A female Grey seal is tangled in a discarded fishing net off Devon, U.K. (Alex Mustard/naturepl.com)

Lost fishing gear threatens marine life


The group, World Animal Protection Canada, is urging Canada and all nations to deal with lost and discarded fishing gear that kills and maims ocean life including whales, porpoises, turtles and seabirds.

Issue raised at international meeting

Its research suggests that 640,000 metric tons of gear makes its way into oceans every year and it is asking for action from those attending a G7 meeting now taking place in the eastern Canadian city of Halifax. The meeting dubbed “Working Together on Climate Change, Oceans and Clean Energy” has attracted environment, oceans and energy ministers, international organizations, non-governmental organizations and advocacy groups.

The  Canadian government invited World Animal Protection Canada to the meeting to present its findings on so-called ghost gear problem.

Josey Kitson says action on the ghost gear problem must be global. (World Animal Protection Canada)


‘Ghost gear doesn’t know boundaries’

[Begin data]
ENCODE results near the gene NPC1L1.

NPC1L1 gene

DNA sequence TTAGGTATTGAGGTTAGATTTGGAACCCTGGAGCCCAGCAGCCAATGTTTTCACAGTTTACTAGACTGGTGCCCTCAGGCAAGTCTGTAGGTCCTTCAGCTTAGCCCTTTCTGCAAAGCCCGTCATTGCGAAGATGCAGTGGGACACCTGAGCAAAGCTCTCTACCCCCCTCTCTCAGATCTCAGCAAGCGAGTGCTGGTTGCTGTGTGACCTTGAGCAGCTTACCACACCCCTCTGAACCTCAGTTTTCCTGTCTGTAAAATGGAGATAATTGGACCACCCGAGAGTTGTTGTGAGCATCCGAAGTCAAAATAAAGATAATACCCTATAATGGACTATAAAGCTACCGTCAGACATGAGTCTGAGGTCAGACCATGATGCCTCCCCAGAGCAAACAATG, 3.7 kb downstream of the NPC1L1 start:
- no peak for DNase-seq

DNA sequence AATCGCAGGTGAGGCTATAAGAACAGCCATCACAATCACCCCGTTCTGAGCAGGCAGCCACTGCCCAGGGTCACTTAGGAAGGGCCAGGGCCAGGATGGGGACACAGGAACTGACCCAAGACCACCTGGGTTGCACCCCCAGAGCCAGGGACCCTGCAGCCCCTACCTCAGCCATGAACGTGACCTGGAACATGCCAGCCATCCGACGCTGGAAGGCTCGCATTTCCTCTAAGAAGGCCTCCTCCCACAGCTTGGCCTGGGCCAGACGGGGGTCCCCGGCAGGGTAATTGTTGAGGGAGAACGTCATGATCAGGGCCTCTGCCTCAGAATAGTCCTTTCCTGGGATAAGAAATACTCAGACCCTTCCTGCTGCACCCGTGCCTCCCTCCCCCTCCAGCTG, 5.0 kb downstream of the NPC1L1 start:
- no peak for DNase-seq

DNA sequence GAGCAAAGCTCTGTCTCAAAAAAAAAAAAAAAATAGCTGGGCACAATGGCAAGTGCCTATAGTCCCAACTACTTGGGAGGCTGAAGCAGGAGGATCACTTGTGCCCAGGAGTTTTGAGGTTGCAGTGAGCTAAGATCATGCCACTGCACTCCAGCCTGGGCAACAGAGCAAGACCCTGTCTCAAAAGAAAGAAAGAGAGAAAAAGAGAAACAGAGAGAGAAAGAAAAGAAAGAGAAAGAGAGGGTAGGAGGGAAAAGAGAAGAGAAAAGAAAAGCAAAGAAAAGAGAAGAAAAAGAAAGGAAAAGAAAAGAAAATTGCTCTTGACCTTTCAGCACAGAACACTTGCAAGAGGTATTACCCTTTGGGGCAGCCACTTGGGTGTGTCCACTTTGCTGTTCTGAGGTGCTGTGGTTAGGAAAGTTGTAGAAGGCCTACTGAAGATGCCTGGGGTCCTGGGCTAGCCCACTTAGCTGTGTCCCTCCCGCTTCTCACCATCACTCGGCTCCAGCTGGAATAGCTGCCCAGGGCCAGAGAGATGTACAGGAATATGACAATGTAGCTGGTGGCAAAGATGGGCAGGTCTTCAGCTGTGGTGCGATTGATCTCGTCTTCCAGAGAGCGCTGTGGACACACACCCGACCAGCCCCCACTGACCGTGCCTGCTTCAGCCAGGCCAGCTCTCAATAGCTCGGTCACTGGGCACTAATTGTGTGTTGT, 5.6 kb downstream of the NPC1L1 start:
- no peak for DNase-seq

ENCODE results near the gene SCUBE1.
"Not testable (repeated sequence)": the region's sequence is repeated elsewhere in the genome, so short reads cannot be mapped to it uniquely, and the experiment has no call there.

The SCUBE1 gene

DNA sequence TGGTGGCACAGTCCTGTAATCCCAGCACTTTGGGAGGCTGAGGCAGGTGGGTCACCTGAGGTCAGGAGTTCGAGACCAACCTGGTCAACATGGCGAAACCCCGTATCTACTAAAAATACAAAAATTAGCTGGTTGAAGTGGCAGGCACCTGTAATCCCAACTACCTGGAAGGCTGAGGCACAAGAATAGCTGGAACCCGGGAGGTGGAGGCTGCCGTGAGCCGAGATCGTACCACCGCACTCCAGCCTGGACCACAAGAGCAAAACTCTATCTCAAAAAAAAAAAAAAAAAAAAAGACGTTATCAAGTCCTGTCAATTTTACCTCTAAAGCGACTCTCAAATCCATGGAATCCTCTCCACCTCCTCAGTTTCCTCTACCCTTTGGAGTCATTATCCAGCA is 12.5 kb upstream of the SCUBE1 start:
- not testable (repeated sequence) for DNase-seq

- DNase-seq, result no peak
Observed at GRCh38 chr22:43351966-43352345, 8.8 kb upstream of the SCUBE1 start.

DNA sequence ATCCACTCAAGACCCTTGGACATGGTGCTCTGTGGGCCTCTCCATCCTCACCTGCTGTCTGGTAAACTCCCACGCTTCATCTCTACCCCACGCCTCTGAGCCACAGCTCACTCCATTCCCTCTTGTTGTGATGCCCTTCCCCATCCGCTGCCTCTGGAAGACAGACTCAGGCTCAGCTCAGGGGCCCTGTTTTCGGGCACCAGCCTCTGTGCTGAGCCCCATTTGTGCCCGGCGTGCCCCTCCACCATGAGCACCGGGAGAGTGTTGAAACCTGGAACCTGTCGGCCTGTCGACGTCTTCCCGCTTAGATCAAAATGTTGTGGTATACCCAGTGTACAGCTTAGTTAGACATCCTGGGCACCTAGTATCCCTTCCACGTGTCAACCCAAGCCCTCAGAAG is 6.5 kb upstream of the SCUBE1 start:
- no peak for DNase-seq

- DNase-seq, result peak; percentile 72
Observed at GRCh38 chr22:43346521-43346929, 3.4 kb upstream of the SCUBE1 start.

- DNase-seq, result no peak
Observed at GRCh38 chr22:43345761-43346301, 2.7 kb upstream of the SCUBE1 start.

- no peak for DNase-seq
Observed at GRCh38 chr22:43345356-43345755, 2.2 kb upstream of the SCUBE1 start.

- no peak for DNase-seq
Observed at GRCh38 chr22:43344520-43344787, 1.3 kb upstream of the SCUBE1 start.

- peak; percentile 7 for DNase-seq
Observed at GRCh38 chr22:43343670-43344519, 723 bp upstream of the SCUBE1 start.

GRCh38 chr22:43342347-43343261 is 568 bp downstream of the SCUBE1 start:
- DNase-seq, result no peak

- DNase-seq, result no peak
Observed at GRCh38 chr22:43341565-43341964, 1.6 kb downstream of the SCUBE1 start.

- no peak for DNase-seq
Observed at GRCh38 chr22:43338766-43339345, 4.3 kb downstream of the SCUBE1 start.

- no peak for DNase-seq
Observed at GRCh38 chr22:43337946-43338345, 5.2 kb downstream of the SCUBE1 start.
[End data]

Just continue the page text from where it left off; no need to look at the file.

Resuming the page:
“It’s very, very important that the solutions are global, says the group’s executive director, Josey Kitson. “It’s not enough for one government to be acting very effectively and efficiently on ghost gear and to have another government not act at all. Ghost gear doesn’t know boundaries. It doesn’t stop at a country’s ocean boundary.”

In fact, the group has found tags from lobster traps set off eastern Canada that turned up thousands of kilometres away in U.K. waters.

A whale breaches while entangled in a lobster trap line off the coast of Mexico. (Brandon Cole/naturepl.com)

Fishermen could retrieve in the off-season

In order to deal with the problem, Kitson says there first need to be systems in place for fishers to report lost gear. The next need is for retrieval. Kitson says some countries employ fishers in the off season to collect lost or abandoned gear. Once ghost gear is collected, it can be recycled and made into bathing suits, flip flops, mats and other products.

Canadian government announcement tomorrow

So far, 12 countries have signed on to the Global Ghost Gear Initiative to promote solutions. They include the U.K, New Zealand, Tonga, Sweden and the Dominican Republic. Kitson would like to see the Canadian government take a leadership role on this issue. A government spokesperson said today there will be an announcement about its role tomorrow, September 20, 2018. Radio Canada International is planning an interview with the minister responsible which we hope to post on our site soon after.

Members of World Animal Protection and the Global Ghost Gear Initiative remove an old net from water off Canada’s Pacific coast. (World Animal Protection)

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